Living With Pain While Homeless
Mark has a long history of struggling with homelessness.
He had made some progress back in 1999, getting support to find housing. He moved to London, and was beginning a new life when tragedy struck.
The 52-year-old was brutally beaten in a home invasion that nearly claimed his life, with brain swelling and bleeding, along with other injuries to his leg. It took him more than a year to be released from hospital.
He’s been in pain ever since.
Mark has struggled with pain management, particularly during COVID-19, when his regular nerve-block injections were cancelled. He’s also had doctors “cut him off” from pain meds, worrying that he was building up a tolerance. But without treatment, Mark is unable to manage his day-to-day life. He was unable to work, and became homeless once again.
When he stayed at House of Friendship’s Emergency Shelter, Mark was often unable to sleep.
“I had post-traumatic stress that was so bad, that every time a door opened or closed, I would be awake.”Mark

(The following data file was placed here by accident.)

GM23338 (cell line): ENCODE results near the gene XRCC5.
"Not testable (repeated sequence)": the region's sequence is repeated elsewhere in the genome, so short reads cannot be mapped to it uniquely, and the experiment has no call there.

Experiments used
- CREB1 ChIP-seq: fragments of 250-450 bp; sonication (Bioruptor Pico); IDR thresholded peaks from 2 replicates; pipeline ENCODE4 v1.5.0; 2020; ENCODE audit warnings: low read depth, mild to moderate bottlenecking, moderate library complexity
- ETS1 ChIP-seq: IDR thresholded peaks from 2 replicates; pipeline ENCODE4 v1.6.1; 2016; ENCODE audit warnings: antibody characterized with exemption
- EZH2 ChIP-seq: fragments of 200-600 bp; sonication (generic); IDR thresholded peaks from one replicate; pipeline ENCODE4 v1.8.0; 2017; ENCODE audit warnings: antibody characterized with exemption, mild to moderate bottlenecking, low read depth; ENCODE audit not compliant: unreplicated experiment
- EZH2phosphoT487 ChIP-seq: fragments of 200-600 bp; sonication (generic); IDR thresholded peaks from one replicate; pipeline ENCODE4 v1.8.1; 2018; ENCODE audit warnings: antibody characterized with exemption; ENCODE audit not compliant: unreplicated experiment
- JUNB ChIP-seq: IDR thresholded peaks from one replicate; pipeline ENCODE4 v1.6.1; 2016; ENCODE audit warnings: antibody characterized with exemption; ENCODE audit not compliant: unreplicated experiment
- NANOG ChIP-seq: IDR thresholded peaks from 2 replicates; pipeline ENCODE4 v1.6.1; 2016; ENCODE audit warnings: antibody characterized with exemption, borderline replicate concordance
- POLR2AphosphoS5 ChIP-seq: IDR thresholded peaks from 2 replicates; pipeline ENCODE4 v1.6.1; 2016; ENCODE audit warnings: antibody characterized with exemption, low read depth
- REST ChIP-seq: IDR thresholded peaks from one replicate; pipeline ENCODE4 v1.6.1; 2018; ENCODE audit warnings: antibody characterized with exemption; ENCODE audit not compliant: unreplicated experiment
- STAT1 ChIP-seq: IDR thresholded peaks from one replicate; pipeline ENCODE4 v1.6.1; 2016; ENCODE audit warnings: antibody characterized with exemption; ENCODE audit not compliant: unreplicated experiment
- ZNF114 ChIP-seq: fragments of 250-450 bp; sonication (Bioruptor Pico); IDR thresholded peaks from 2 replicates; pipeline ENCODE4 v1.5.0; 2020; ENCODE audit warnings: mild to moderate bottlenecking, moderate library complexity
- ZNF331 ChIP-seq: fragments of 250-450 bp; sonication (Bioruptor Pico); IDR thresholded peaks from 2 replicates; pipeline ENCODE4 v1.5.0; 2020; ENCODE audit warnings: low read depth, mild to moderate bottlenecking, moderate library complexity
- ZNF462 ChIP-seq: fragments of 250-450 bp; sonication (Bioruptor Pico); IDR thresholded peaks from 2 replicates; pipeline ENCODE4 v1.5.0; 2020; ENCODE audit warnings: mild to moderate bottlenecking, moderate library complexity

Since the COVID-19 pandemic became a reality in Waterloo Region, however, the Emergency Shelter program has moved to a local hotel, where 24/7 staff support is available, including other wraparound supports like health care and other agencies.
“Being here compared to the shelter is so much better,” said Mark. “I can sleep at night.”
Mark has used the health-care team to get connected to a local physician, and to get a handle on his pain management.
“The doctor here is excellent. She’s got a good idea what living with chronic pain is about.”Mark
He also has received antibiotics to help with a leg infection that flares up from time to time, ever since he battled with life-threatening necrotizing fasciitis two years ago.
“I was able to get my medicine quickly, and I can stay cleaner here, with my own shower. It’s making a difference.”
He’s now looking at getting permanent housing so that he can live independently.
In the meantime, he is grateful for the care he is receiving in this early model of ShelterCare.
“I think its going a lot better here than at the Shelter,” said Mark. “I am getting much better sleep and it helps me to rebuild each night, ready to begin again.”